“Where’s The Beef?” Gets Resurrected: Why It’s Important To Maintain Your Trademark Registrations

The "Footloose" remake is on its way to theaters, Duran Duran is on tour, Ghostbusters is getting a sequel, and now, one of the most famous catchphrases ever is making a comeback.  Clearly, the current wave of 1980s nostalgia is not going to die anytime soon.  

The latest example of 80s influence on pop culture is Wendy's recent resurrection of its "Where's The Beef?" campaign, which is among the greatest and most memorable advertising campaigns ever (at least, for those of us who are over 30).  The ads gave their "little old lady" star, Clara Peller, significantly more than her Warhol-alotted 15 minutes of fame.  In the mid-80s, the catchphrase was everywhere — repeated by schoolchildren (including me, at the time) and politicians alike (it was famously used by former Vice President Walter Mondale in his debates with Senator Gary Hart).  For those of you who are too young to remember, you can see the original ad that started it all by visiting Wendy's new website, wheresthebeef.com, where Ms. Peller's famous inquiry lives on.  

In fact, "where's the beef" didn't really start to wane in popularity until the new pop culture phenomenon in advertising arrived in the late 1980s with "I've fallen and I can't get up."  Now, perhaps to take advantage of 80s nostalgia, Wendy's has revived the famous campaign to advertise its new product, Dave's Hot 'N Juicy Cheeseburgers.  This new life for the old campaign serves as a valuable reminder of the importance of maintaining your trademark registrations, even on older trademarks.   

Wendy's trademarked the slogan in 1984, when it began using the phrase to market its products.  Over the years, well after the advertising campaign had ended, Wendy's kept its registration current by filing the necessary renewals and affidavits of continued use.  Presumably, it continued to use the phrase in some way over the years, even as the company moved on to other ads and slogans.  As a result, the company has retained its rights over the trademark and is able to continue using it (and prevent others from doing so) to advertise Wendy's products. 

Your company may, like Wendy's, have older phrases or slogans for which you have (at one time or another) filed for trademark registration.  You may think that you will never want to use those trademarks ever again, and it may be tempting to allow those registrations to lapse.  But before you do so, it's worth considering the example set by Wendy's and other companies — there is value in nostalgia, and sometimes what's old becomes new again, even in advertising.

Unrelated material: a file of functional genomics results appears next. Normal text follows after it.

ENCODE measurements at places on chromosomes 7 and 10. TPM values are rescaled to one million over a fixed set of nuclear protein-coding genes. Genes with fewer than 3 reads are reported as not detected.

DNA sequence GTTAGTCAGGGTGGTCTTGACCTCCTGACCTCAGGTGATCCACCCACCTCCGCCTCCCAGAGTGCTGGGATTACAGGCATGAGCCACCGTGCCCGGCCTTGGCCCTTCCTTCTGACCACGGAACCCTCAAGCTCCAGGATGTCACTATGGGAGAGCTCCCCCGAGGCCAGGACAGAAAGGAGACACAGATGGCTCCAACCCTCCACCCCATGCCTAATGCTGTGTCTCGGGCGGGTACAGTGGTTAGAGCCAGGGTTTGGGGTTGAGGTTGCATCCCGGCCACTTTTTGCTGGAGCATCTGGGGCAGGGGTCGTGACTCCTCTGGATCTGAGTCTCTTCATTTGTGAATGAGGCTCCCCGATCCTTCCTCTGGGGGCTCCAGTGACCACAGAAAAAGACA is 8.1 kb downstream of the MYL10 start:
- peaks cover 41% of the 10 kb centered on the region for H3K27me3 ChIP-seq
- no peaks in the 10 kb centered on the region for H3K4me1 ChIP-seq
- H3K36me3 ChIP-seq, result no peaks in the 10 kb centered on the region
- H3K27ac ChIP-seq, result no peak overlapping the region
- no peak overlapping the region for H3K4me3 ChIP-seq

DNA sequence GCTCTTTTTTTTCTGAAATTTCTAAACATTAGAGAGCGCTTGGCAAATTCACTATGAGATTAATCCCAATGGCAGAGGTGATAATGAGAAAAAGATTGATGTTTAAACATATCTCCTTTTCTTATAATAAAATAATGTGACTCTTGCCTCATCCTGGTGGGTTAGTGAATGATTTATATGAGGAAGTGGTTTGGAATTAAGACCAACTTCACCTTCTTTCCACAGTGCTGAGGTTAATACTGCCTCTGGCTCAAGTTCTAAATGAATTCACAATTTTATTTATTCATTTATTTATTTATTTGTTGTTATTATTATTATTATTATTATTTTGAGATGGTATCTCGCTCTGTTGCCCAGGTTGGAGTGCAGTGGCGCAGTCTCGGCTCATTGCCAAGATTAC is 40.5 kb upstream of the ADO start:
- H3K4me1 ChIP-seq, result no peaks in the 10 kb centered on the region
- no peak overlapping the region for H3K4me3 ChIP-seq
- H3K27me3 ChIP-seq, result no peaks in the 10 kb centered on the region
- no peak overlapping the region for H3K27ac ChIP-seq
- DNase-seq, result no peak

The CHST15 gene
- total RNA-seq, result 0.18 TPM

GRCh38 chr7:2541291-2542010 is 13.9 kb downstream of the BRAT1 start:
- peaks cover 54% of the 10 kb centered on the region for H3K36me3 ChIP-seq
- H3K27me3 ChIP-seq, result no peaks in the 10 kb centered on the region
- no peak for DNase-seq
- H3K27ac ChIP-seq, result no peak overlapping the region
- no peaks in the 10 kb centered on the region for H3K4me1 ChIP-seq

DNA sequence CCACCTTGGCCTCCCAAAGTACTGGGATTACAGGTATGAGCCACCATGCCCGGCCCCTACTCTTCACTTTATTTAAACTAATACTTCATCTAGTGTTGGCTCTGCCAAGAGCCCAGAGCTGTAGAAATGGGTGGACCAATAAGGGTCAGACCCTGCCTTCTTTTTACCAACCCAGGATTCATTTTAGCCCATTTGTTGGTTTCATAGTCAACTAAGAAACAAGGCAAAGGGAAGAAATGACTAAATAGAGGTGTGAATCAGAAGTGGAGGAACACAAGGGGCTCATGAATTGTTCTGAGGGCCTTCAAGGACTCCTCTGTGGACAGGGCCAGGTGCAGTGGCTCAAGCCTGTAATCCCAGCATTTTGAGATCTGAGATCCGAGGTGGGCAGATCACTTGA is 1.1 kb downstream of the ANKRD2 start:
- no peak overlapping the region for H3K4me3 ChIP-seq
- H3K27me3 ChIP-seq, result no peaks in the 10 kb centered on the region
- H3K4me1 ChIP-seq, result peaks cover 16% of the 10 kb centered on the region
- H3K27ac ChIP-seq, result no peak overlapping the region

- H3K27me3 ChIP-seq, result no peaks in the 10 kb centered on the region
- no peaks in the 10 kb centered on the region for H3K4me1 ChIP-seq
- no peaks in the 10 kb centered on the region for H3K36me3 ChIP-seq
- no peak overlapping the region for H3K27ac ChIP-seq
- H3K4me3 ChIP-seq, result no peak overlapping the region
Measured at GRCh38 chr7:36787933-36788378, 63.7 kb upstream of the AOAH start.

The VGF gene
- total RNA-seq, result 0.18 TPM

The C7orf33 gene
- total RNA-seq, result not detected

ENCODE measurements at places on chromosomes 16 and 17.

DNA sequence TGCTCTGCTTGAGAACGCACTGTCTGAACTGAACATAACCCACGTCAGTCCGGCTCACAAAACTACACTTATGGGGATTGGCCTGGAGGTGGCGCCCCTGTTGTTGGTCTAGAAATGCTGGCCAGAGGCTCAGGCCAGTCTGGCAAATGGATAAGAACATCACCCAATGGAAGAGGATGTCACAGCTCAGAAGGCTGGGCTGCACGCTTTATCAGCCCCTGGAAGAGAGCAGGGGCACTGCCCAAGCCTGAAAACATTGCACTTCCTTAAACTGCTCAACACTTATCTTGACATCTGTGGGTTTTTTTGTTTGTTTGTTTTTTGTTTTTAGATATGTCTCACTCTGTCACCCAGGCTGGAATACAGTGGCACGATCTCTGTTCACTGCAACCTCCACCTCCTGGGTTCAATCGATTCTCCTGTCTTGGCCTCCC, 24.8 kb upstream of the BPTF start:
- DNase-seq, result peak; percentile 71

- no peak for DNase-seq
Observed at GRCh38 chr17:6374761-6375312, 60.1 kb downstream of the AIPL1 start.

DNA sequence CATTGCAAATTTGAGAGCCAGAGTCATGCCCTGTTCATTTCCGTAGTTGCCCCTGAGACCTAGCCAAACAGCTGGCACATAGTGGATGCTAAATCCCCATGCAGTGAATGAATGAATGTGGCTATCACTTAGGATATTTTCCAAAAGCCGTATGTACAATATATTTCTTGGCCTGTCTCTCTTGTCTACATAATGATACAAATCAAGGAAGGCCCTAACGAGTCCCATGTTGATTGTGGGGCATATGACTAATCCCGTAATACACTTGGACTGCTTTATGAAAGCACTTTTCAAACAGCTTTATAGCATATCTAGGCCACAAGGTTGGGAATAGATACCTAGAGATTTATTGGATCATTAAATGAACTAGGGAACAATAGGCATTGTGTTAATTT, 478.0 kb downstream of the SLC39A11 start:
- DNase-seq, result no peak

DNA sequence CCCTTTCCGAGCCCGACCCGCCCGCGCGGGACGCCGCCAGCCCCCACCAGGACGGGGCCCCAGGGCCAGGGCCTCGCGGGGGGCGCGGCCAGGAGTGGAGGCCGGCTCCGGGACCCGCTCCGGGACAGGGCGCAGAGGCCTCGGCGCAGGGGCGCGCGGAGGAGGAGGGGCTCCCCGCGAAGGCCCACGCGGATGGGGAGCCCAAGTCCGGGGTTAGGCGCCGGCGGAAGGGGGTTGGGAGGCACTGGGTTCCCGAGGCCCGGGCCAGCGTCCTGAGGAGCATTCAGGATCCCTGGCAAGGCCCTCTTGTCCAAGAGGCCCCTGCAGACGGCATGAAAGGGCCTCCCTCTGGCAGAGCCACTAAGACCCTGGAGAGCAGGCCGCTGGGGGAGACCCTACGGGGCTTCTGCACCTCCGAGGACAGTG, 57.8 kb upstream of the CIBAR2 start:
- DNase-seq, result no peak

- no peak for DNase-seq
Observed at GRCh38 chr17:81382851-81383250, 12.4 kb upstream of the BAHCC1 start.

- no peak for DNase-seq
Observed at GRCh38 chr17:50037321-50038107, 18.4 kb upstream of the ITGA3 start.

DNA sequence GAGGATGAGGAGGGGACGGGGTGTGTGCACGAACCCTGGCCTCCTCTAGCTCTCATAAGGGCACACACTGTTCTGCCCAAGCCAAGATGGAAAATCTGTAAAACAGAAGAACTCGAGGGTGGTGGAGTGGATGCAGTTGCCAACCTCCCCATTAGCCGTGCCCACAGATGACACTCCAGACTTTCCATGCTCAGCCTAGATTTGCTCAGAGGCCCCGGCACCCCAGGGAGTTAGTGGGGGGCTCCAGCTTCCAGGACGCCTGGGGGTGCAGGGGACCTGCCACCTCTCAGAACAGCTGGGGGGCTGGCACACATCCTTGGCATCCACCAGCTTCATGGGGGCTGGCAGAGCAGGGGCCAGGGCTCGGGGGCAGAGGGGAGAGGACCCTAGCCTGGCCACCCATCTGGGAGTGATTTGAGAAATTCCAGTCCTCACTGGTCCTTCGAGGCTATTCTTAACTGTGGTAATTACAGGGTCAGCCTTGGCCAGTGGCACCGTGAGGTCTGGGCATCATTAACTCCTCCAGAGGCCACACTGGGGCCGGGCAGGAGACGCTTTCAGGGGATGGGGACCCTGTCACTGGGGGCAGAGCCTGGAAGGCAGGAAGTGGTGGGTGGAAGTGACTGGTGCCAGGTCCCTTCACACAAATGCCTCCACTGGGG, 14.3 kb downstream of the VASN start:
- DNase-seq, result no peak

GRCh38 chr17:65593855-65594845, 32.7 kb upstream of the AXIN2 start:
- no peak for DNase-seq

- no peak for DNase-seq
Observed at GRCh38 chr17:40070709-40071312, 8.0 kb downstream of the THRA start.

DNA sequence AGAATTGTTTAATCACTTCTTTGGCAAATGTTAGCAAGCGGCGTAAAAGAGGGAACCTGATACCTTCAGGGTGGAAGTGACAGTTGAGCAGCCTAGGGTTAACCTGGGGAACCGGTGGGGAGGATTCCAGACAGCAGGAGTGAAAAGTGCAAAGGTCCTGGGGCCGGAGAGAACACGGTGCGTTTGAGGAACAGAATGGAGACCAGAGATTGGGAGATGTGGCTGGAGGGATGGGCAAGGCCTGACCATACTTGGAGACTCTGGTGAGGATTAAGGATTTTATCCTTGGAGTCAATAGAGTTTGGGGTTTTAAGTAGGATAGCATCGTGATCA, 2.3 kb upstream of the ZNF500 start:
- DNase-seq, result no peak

Consider, for example, other companies that have revived old  slogans or logos, like soda companies, NFL teams, hotel chains, and the like.  These companies demonstrate that it is worth your time and resources to maintain your registrations on older marks.  As a result, it's important to have a good scheduling or calendaring system to ensure that you are aware of key dates for your marks and can prevent them from lapsing. 

3 comments

  1. Matt,
    Nice posting, and good seque into franchise law. It reminded me that not everything from the 80s should be revived (although Elvis Costello is still going strong I haven’t missed Duran Duran in the meantime – and I can’t imagine the appeal of a Footloose remake).
    I couldn’t resist checking on your assumption that Wendy’s has “continued to use the phrase in some way over the years,” so I looked at the PTO website and BK’s January 2006 renewal application. The specimen of continued use is a newspaper ad with a 2005 copyright date. Cynically, I suspect they published it once in order to use it in their renewal.
    Keep up the good work,
    Bruce

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  2. Thanks for the comment, Bruce. I don’t blame you for being a bit cynical regarding Wendy’s specimen of use (truth be told, I am too). But your comment does highlight an important point: to keep your registration current, you need to continue using the mark in commerce at some level.

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  3. Your article answers my question of whether a phrase not including a company name can be trademarked. I am wondering though if it can only be done by a company or also by an individual. If yes then how to market the rights to a company in the appropriate business. Thank you.

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